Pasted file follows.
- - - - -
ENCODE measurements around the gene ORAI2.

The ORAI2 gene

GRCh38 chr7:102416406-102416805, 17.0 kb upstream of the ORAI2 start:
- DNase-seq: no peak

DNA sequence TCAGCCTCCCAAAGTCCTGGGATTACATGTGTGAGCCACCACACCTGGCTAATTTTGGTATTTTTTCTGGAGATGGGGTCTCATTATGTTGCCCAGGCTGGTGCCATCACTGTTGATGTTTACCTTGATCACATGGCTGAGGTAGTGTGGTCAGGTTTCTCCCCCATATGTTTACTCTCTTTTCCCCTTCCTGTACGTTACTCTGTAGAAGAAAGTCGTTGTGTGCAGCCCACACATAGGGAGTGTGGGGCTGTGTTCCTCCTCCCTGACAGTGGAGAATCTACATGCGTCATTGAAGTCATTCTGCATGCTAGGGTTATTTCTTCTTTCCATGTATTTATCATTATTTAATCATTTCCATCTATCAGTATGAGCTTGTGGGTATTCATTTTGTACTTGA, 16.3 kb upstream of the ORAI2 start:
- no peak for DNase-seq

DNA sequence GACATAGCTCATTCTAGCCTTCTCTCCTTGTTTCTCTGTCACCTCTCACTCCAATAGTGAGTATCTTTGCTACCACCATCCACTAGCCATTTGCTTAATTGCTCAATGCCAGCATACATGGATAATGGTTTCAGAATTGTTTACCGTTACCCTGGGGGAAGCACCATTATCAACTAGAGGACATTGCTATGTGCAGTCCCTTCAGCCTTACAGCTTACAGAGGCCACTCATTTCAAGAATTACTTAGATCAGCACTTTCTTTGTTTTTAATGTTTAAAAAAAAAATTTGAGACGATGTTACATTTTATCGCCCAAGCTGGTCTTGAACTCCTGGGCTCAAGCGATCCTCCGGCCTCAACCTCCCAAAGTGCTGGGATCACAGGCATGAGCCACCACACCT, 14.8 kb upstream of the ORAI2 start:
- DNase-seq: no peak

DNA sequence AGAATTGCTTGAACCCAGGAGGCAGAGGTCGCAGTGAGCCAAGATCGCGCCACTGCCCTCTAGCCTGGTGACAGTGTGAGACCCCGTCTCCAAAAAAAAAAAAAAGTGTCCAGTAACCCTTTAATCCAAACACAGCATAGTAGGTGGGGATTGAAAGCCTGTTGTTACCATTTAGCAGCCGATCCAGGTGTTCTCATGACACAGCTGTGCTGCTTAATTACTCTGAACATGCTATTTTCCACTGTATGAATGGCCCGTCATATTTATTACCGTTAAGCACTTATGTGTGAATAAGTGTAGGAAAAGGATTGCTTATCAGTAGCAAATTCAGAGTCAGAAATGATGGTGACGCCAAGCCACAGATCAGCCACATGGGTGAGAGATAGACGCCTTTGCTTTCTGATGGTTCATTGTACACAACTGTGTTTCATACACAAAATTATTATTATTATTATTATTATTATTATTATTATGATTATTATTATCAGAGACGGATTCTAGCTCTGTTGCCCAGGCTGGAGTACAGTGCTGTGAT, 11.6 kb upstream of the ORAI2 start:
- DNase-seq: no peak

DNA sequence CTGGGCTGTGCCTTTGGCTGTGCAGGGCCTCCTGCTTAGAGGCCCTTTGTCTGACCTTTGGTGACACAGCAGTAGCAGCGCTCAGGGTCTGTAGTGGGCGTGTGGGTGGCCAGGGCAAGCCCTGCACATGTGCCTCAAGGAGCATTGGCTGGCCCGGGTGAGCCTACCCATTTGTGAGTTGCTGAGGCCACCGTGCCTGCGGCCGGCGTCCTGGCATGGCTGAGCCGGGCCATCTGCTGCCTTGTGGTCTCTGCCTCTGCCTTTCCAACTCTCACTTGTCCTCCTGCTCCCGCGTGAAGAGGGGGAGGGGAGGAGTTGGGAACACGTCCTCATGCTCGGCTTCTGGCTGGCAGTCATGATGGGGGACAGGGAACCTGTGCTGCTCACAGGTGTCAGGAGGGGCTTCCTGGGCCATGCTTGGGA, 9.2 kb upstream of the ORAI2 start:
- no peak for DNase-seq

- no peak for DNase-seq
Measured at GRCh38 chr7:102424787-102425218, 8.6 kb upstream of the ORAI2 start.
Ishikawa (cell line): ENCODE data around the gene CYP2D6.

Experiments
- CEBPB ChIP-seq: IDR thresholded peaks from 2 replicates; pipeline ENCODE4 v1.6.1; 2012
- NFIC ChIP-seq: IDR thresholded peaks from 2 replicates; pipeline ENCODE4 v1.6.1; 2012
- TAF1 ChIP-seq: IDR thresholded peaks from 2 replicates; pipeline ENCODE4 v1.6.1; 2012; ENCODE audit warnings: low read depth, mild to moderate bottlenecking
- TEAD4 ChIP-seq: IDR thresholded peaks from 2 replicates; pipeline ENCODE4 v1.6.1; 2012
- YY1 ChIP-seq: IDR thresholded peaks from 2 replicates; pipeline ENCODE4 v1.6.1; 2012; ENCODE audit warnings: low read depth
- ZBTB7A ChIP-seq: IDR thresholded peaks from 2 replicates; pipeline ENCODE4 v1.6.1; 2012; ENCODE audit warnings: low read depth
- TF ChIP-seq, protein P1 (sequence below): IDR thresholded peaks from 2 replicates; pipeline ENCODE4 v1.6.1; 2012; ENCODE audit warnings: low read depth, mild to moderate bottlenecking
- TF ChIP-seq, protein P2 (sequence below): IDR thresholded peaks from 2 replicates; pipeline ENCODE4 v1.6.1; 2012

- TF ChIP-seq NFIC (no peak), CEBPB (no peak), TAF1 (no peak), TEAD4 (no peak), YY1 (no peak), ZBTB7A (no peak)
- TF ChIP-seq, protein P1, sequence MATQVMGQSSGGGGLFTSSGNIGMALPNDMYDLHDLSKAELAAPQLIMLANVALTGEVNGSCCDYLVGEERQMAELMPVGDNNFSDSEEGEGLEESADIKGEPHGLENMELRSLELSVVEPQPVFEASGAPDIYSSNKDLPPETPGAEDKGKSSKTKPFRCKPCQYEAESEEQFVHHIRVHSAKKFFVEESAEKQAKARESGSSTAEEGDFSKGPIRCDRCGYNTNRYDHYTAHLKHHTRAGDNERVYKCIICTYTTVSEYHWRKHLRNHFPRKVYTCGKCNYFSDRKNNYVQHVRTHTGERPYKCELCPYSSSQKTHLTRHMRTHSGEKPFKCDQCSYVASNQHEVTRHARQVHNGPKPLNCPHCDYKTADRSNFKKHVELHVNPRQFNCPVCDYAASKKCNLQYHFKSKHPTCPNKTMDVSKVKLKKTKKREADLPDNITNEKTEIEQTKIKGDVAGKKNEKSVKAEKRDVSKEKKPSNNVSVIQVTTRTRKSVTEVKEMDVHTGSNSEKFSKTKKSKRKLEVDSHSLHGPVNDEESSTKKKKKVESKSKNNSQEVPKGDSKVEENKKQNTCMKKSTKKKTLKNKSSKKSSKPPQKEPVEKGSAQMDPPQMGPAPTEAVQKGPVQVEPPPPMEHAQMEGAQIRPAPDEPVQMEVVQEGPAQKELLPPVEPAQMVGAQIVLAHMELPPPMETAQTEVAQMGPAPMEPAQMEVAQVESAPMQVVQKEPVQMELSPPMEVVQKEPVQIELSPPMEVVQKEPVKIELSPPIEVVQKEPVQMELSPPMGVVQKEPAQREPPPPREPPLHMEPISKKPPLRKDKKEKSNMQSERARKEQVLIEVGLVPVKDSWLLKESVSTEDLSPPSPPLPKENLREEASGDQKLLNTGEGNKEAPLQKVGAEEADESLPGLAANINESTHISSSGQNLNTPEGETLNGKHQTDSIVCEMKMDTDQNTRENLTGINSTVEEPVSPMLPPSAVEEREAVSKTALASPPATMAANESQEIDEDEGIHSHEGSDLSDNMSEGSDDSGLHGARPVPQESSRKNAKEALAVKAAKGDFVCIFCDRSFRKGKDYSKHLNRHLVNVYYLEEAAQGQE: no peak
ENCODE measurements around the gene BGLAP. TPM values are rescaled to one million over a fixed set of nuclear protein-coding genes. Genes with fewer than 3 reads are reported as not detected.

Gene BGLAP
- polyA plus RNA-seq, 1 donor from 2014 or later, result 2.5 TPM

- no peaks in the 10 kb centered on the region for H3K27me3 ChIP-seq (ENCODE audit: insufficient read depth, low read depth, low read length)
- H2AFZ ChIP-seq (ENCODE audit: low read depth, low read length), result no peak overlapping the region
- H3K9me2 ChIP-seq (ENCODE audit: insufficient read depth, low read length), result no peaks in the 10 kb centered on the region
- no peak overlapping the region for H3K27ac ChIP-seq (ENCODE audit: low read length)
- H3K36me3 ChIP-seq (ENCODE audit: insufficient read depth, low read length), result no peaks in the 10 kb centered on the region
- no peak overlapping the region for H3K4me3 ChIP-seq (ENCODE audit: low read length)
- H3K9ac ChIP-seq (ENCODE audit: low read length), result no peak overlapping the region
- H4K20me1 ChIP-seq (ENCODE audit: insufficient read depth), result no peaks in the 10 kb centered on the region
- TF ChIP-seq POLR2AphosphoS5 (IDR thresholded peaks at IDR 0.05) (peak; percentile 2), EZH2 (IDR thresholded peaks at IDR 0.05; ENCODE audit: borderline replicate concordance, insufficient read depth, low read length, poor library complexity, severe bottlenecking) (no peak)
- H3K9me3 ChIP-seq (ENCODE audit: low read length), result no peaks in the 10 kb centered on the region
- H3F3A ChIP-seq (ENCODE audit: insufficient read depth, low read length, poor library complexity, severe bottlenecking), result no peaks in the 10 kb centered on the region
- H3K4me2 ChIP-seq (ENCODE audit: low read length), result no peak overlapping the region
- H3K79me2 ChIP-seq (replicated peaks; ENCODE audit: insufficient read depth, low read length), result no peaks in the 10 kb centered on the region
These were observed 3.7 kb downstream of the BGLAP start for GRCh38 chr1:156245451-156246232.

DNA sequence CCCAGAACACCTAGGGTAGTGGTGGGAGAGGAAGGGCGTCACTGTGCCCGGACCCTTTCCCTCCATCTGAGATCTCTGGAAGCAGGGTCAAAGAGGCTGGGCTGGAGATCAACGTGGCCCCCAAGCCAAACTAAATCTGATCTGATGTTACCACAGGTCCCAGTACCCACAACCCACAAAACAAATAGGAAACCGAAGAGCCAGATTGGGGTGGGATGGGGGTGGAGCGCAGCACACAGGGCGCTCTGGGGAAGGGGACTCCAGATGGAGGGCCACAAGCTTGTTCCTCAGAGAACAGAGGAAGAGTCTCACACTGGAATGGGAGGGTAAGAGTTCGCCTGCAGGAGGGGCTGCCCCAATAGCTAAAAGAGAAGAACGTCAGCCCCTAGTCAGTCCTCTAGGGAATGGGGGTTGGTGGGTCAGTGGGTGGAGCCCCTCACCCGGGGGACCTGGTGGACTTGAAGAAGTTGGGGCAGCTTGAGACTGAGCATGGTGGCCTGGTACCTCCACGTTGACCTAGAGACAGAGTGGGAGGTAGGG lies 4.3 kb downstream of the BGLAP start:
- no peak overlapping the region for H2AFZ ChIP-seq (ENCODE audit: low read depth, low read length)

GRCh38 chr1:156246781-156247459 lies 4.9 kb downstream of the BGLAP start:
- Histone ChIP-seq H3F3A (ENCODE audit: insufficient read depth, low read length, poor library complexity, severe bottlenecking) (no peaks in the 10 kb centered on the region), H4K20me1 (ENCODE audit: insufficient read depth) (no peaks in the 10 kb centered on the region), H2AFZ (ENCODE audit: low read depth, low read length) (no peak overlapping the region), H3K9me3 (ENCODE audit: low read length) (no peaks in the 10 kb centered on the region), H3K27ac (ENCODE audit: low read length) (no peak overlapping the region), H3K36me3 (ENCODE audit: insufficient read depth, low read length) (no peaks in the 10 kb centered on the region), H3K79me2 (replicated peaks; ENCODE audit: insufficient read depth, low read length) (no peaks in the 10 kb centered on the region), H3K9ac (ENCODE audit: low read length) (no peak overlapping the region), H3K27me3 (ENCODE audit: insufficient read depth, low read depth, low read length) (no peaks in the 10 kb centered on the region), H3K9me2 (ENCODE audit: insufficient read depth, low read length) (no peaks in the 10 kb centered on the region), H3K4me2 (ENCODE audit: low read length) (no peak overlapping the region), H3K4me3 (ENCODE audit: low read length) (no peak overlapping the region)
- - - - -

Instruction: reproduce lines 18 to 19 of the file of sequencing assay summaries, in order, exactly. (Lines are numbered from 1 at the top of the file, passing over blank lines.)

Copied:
- NFIC ChIP-seq: IDR thresholded peaks from 2 replicates; pipeline ENCODE4 v1.6.1; 2012
- TAF1 ChIP-seq: IDR thresholded peaks from 2 replicates; pipeline ENCODE4 v1.6.1; 2012; ENCODE audit warnings: low read depth, mild to moderate bottlenecking